This letter is in response to two letters from last week’s paper concerning my quotes in the special report entitled “The Land, a Plan and the Future”. While the quotes were mine, in isolation they do not express what I would like for the public to understand about my views.
I have been involved with Mount Vernon Farm for my entire life. For the past 20 years I have lived in Rappahannock and managed the farm. Beyond that, because I am a sixth generation owner of the farm, I know the history of what has happened there.
Rappahannock’s beauty and health are fragile and we must work to keep what is foundational in this exceptional place while preparing for the future which will continue to bring pressure to change. In my case, there were 50 acres of once profitable apple orchards that were worn out, fields in what were once wetlands that were being cropped using chemicals, and we were using grazing practices that were detrimental to our animals, the river and our soil. I did not want to farm using those practices. At the same time I knew that the scenic, open space and rural character of Rappahannock was a treasure worth protecting.
Transforming the old farmhouse into an inn and the dairy barn to an event space has brought a new energy to the farm. Mount Vernon has gone from a farm of dairy, corn and apples to one focused on rotational multi-species grazing to improve the the health of our soils and livestock. We rent 30 acres, much of which was converted wetland, to Waterpenny Farm where Eric and Rachel have a sustainable vegetable farm using organic principles and are in the 13th year of a 40 year lease. It is perhaps the best thing I have done for the land and our community during this time. Heritage Hollow Farm is in the fourth year of a 5 year lease and they use animals to improve our land while building a business raising healthy grass-fed meats. They and others are beginning to work with other landowners looking for sustainable solutions.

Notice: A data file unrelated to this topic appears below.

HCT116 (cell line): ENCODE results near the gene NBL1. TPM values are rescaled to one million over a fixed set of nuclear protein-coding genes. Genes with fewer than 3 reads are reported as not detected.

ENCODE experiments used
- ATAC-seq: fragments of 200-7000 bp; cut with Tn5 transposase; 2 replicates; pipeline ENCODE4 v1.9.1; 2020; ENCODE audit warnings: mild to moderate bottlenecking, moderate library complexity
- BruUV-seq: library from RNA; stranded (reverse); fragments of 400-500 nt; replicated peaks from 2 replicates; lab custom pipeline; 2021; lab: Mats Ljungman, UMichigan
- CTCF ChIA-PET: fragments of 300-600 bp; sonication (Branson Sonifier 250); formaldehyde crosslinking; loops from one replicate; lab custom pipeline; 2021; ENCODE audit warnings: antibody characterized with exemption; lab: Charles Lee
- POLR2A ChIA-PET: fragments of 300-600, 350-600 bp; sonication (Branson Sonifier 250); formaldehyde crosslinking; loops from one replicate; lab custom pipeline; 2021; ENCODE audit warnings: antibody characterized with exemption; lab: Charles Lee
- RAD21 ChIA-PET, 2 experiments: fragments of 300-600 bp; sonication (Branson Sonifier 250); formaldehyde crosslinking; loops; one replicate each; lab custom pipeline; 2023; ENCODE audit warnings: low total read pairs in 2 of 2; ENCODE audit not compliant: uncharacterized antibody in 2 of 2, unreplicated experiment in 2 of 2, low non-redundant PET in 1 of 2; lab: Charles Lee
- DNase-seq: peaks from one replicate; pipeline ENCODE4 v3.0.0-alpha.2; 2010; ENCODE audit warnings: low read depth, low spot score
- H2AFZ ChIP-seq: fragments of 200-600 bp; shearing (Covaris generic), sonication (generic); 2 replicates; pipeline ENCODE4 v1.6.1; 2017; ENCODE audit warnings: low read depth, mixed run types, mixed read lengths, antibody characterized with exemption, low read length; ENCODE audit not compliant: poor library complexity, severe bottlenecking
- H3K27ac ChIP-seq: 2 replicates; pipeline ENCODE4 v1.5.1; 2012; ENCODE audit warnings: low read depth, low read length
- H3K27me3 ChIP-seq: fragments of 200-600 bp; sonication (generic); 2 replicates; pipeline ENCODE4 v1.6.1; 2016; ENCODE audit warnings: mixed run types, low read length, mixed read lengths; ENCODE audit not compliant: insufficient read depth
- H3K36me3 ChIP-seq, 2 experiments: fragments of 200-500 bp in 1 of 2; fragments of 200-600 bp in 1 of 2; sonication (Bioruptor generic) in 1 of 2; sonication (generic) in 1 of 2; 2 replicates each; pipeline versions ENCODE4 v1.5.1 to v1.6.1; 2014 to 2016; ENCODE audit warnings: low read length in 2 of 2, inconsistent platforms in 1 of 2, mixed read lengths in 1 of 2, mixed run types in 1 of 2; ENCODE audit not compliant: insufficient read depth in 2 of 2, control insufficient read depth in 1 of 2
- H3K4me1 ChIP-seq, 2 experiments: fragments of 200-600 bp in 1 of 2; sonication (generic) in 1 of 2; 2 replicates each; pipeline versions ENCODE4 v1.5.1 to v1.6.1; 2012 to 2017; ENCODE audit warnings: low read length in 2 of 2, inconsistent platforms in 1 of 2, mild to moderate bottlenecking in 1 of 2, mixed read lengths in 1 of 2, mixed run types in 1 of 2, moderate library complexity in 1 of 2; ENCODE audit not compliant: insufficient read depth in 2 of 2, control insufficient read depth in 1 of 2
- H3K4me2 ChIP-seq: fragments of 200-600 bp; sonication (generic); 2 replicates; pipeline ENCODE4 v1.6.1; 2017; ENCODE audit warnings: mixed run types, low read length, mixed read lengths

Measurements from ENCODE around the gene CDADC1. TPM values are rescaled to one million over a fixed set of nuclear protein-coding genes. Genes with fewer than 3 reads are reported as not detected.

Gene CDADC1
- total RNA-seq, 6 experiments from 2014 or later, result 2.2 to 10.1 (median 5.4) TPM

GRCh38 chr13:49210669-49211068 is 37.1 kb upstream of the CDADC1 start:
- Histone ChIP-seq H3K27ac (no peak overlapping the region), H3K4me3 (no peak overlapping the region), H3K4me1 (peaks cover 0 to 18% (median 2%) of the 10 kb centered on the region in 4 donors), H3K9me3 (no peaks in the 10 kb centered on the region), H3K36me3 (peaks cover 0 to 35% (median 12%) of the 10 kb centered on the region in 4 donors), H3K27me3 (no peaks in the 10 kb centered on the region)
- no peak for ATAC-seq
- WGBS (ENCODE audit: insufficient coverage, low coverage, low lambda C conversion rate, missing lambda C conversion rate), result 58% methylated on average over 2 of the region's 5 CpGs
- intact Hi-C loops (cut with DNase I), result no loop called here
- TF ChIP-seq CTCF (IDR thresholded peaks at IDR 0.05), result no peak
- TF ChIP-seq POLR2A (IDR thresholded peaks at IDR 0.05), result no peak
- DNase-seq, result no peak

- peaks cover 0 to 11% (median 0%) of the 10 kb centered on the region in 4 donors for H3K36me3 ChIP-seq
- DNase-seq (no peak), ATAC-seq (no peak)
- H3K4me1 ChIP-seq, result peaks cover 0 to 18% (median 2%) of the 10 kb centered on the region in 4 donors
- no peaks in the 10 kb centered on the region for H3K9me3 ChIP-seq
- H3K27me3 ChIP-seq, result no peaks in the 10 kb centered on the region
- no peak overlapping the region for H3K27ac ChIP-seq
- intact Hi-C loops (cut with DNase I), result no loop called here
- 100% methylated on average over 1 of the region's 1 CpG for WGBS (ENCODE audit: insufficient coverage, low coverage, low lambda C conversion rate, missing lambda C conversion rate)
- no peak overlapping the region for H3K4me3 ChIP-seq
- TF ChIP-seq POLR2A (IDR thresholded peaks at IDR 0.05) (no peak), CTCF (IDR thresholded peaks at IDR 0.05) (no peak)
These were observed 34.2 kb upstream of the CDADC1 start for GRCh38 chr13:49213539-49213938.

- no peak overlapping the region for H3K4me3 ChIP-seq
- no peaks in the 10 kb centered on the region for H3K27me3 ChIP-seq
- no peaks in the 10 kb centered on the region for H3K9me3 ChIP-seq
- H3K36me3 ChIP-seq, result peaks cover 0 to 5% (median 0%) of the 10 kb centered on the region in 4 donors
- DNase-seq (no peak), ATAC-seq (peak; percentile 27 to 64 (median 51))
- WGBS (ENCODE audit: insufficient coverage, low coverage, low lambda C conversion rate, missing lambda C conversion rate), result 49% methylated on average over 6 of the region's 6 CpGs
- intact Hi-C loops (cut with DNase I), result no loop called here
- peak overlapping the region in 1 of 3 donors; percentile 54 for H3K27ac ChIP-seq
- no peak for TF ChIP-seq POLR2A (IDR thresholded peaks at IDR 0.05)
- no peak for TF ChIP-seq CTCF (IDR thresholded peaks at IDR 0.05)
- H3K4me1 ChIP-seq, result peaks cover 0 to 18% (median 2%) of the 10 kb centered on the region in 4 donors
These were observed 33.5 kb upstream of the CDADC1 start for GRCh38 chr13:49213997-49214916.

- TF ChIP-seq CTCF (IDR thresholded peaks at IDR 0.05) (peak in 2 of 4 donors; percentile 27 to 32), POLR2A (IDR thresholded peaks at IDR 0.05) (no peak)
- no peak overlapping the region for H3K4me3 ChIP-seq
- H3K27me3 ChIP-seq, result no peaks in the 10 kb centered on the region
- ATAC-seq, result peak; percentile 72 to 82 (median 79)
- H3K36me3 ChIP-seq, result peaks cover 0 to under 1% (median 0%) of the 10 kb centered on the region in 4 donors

As our farmers age and land changes hands, many of the new owners are not farmers. To get the important agricultural tax deferment, they look for someone to use their fields in ways that meet the county requirements and hopefully replace and/or improve the nutrients in their soil.
We are doing many things right and must be careful about changes, but I believe our Comprehensive Plan will be improved if it allows landowners to use the open space land use deferment as a fourth option with some well thought out county set limitations for what practices will qualify. It would be another way of incentivizing landowners to make positive changes to their land by attacking invasives, building habitat and planting native grasses and wildflower meadows which will encourage native birds and wildlife, healthy soils and ecotourism while meeting the land use tax deferment conditions and benefiting the public good.
Cliff Miller III